...Stanford has the 15th ranked recruiting class in the country, according to Scout.com. Now, whether or not you believe in recruiting rankings - and frankly, I don't put a whole helluva lot of stock into them- is not the question here. The question here is how a school with such strict academic standards can put together such a seemingly strong class of high school football recruits. Doesn't that - dare I say -defy the logic of the Todd McShays and Tom Luginbills of the world, who have told us time and time again that schools like Stanford, Notre Dame, and Duke cannot reach the top of the college football rankings because of their inability to scale back their strict academic admission criteria? Surely something must be amiss, and surely these schools must be compromising their admissions standards to an extreme in letting so many talented prep football players in, aren't they?
Don't be so quick to think so. If there's one thing to take out of these kinds of rankings (and in fact one thing to be learned from the Myron Rolle story) it's that being a stellar college football athlete and being a exceptional college student are not always mutually exclusive. Despite what TV pundits or regionalists may have to say, top schools like Stanford or Notre Dame don't have to completely compromise their admission standards to field good teams. Is it easy? Of course not; but the challengeis not so much finding young men capable of excelling both on the gridiron and in the classroom, but rather getting a decent enough number of those young men to buy into coming to the same school. It is, after all, a much more limited pool of recruits we're talking about, so the margin for error in recruiting becomes much smaller, as does the margin for error in developing that talent.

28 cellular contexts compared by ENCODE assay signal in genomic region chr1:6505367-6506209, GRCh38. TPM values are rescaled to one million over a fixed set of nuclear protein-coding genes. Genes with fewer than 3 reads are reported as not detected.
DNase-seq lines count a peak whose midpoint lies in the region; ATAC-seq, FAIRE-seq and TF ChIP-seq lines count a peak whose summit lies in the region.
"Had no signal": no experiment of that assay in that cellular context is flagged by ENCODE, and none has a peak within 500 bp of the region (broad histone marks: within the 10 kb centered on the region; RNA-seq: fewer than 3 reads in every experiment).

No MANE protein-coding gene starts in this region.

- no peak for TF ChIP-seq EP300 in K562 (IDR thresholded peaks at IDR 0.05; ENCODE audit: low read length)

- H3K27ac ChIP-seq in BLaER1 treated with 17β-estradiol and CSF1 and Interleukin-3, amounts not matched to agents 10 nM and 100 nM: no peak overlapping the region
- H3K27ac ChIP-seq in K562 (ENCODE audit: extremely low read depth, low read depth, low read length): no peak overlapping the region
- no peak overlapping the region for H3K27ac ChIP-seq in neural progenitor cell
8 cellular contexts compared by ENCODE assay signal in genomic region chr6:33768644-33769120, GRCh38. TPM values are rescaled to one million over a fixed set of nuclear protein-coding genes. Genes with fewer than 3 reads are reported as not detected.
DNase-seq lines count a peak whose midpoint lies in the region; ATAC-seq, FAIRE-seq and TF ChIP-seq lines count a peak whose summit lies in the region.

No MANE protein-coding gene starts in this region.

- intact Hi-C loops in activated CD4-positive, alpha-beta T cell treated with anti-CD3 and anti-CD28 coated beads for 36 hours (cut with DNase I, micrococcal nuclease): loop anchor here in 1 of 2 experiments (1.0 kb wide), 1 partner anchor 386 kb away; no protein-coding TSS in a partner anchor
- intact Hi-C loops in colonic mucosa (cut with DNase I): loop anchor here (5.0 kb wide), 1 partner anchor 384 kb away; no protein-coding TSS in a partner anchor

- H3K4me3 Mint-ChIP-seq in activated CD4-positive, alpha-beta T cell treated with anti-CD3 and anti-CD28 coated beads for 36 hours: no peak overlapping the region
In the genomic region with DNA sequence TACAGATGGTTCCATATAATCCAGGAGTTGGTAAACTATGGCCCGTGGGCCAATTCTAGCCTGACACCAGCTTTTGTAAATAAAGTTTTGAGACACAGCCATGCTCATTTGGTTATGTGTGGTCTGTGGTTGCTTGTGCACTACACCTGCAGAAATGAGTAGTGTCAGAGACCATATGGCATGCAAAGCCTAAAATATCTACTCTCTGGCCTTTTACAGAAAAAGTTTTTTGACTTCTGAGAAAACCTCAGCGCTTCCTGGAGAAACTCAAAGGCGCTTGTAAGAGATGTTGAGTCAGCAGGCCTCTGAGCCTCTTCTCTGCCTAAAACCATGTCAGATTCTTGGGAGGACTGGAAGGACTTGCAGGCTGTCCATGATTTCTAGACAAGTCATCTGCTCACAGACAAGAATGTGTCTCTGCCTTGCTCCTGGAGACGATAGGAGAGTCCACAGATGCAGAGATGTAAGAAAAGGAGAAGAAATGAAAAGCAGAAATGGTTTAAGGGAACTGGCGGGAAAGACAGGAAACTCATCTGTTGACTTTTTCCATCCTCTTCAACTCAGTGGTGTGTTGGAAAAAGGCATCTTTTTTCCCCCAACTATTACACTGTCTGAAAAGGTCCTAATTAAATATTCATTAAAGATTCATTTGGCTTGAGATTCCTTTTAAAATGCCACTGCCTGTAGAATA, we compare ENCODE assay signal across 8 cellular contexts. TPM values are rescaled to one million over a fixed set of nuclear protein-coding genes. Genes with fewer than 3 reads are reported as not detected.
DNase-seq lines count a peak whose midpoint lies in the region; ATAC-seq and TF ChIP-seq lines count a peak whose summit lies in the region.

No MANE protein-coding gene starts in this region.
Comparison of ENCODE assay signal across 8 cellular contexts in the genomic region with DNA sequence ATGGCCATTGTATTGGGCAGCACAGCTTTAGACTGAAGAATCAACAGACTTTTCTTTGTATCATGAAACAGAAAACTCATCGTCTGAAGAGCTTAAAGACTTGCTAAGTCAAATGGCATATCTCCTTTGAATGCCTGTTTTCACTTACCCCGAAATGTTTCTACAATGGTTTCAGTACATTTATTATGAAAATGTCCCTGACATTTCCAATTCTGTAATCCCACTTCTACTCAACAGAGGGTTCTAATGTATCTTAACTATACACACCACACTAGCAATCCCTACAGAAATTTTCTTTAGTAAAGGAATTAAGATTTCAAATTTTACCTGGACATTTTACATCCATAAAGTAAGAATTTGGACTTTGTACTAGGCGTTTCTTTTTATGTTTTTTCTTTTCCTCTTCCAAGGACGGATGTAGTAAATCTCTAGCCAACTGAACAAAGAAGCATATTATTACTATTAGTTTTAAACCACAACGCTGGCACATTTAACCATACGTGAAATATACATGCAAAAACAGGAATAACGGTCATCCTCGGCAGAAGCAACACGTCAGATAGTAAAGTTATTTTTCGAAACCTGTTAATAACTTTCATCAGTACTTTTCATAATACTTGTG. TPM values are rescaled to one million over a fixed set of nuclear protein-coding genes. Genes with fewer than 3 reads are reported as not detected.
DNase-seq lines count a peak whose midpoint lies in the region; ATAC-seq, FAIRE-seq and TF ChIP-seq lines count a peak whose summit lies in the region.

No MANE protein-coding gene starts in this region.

That, in my humble opinion, has been the problem with the last few classes of Notre Dame recruits, which contrary to the ramblings of Scout Inc. personality Tim Luginbill did not lack natural ability when recruited out of high school. Rather, attrition, lack of depth outside of the skill positions, and a failure to fully develop that talent has hindered what was the exception to a very long held belief that a top academic school like Notre Dame just can't win without "lowering the bar" from the academic side of things. Oh yea, and that 15th ranked Stanford recruiting class? Still very much in the contention for stud linebacker Manti Te'o and running back Tyler Gaffney. Hold onto your butts, because Jim Harbough is quietly building a program with staying power, and once more he appears to be doing it by defying the odds.